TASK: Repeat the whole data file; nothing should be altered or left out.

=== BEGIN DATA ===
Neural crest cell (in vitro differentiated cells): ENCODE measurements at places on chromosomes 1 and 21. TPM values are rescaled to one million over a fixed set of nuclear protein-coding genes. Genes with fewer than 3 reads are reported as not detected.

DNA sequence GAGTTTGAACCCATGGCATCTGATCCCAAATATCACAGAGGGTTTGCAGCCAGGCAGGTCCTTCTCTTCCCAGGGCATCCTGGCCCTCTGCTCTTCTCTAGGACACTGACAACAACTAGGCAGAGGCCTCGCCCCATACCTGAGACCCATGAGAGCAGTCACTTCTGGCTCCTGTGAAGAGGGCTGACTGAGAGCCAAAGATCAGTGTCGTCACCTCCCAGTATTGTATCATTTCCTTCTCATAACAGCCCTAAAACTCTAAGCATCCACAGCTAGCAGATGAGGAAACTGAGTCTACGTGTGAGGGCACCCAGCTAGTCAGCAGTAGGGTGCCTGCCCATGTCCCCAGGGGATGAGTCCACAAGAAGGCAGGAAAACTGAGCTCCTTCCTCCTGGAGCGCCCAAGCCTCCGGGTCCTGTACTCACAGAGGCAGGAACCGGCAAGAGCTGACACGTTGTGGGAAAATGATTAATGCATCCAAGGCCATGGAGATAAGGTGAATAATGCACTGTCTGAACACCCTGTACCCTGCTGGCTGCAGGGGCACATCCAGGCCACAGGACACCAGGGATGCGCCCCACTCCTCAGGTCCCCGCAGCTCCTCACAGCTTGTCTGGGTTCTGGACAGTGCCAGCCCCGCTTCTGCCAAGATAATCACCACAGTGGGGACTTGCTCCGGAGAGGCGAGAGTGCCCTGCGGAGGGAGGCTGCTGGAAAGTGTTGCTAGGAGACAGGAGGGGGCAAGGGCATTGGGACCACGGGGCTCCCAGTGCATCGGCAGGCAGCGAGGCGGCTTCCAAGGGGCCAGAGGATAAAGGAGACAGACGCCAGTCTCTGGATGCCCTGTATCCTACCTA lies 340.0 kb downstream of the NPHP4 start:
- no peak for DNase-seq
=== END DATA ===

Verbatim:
Neural crest cell (in vitro differentiated cells): ENCODE measurements at places on chromosomes 1 and 21. TPM values are rescaled to one million over a fixed set of nuclear protein-coding genes. Genes with fewer than 3 reads are reported as not detected.

DNA sequence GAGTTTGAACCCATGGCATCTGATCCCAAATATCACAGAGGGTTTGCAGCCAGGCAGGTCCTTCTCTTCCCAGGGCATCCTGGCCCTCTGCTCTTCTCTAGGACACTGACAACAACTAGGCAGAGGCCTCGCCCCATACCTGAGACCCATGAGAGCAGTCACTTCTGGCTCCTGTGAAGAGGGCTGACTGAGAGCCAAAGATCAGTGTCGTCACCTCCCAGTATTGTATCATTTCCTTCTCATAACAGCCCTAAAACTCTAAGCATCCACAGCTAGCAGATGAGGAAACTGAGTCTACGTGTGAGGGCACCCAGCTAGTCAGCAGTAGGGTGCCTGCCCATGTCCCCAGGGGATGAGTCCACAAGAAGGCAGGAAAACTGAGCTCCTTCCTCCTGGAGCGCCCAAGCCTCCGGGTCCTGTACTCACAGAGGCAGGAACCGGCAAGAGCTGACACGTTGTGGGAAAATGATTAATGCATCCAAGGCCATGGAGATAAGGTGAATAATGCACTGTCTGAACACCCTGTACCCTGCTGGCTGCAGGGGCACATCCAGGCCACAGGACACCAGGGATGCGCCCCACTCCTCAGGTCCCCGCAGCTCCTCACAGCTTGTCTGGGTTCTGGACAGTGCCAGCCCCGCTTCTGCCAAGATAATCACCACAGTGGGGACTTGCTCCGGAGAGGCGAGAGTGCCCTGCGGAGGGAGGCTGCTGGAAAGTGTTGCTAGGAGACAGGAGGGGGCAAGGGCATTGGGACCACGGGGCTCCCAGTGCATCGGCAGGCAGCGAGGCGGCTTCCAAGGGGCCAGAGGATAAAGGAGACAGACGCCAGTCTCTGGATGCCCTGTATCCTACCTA lies 340.0 kb downstream of the NPHP4 start:
- no peak for DNase-seq